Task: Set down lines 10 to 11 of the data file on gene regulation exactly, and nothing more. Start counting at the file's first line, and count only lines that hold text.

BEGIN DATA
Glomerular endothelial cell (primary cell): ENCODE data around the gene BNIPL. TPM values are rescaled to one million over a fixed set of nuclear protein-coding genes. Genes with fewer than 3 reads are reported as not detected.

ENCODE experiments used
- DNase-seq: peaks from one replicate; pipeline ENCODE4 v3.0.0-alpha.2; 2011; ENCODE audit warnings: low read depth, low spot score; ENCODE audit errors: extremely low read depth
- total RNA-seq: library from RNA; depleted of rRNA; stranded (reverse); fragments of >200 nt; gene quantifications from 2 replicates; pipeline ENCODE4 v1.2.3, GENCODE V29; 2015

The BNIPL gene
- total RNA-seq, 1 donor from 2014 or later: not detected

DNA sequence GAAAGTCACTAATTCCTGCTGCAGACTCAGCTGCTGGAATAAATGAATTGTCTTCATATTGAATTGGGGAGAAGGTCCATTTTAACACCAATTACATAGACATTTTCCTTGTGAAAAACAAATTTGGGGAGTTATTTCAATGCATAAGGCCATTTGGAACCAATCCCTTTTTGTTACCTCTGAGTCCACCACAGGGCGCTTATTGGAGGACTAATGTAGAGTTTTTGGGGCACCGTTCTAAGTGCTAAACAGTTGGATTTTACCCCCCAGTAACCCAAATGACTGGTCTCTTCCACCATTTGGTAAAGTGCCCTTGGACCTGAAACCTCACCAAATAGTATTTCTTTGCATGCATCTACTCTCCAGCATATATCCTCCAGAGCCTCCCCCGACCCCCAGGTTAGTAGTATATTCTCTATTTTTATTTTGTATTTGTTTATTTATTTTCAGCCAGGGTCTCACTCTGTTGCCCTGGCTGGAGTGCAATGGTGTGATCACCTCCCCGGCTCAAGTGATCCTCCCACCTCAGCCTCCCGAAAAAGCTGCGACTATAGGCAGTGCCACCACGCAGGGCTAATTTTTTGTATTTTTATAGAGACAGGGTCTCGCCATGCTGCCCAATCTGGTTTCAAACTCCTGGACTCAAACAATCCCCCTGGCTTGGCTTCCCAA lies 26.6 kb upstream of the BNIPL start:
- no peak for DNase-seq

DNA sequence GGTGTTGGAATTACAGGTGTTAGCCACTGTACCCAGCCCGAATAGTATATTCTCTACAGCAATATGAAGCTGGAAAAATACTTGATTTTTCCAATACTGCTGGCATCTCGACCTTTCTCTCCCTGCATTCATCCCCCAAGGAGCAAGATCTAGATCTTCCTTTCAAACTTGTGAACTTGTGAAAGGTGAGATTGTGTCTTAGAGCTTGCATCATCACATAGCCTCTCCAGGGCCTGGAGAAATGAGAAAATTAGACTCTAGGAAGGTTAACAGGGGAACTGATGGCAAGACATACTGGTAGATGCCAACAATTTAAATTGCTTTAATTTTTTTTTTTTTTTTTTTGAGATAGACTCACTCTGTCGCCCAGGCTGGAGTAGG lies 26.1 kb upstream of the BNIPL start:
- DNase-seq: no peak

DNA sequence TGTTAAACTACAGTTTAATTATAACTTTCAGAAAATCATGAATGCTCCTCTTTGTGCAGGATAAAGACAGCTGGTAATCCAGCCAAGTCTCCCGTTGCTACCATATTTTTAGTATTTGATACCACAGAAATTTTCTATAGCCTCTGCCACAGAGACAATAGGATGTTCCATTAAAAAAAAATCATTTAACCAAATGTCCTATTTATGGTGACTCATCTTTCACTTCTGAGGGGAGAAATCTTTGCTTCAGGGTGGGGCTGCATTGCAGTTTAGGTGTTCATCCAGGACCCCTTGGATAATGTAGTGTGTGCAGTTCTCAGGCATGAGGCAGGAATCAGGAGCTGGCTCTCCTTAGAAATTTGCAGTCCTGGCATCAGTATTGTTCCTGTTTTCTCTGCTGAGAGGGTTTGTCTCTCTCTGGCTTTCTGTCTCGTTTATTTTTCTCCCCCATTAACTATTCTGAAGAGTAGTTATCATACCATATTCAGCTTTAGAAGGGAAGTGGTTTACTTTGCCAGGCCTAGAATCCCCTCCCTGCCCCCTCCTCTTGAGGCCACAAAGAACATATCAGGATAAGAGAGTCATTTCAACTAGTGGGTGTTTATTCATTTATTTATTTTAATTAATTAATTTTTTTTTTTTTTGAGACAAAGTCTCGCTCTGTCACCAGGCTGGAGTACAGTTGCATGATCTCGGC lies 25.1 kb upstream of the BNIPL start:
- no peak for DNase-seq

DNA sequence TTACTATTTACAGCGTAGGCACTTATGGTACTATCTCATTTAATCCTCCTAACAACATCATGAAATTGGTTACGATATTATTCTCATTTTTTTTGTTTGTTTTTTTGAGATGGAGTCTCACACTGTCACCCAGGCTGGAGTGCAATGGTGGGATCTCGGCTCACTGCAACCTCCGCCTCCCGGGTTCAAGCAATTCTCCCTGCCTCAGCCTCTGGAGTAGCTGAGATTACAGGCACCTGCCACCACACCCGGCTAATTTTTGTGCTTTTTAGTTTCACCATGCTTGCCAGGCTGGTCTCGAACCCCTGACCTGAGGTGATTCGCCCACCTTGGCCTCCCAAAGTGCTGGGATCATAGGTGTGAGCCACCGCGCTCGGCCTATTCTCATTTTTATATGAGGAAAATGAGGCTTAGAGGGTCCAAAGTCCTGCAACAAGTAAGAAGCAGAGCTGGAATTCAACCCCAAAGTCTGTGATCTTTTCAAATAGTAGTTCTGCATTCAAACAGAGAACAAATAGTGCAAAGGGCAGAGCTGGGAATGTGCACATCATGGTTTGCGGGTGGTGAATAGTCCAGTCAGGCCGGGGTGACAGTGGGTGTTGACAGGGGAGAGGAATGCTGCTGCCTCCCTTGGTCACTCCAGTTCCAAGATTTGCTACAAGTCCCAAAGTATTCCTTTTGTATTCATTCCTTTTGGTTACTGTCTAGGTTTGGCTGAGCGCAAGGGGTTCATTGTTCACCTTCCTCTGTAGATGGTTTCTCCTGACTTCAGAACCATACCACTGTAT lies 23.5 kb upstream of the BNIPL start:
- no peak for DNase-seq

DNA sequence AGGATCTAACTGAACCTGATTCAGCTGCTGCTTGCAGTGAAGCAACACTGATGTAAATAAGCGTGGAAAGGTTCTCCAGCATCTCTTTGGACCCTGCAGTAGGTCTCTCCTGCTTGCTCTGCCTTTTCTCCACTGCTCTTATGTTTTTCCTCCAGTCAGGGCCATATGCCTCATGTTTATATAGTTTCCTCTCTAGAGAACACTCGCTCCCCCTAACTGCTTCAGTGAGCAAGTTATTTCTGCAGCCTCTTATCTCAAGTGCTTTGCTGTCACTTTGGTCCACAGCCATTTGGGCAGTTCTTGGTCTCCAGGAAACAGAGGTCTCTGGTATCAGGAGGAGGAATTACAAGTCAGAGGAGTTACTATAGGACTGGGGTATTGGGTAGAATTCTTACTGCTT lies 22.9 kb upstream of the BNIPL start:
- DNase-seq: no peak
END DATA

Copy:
- DNase-seq: no peak

DNA sequence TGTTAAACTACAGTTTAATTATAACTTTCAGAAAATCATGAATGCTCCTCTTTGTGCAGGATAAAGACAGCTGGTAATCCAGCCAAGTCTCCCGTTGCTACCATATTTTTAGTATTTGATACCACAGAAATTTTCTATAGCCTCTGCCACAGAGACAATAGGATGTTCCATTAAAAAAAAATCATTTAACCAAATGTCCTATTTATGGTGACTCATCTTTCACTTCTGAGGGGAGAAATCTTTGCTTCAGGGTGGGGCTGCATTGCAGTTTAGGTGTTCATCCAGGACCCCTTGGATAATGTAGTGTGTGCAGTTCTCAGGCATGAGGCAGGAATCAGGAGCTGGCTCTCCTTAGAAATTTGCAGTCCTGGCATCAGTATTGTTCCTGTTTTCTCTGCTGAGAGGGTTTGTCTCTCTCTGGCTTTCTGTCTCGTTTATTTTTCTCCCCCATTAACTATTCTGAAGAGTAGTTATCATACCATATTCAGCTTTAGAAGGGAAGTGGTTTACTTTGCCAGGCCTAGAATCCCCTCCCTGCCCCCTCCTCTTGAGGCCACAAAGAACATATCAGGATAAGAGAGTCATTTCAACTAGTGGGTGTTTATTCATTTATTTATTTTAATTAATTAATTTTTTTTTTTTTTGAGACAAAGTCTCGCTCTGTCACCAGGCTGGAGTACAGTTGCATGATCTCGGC lies 25.1 kb upstream of the BNIPL start: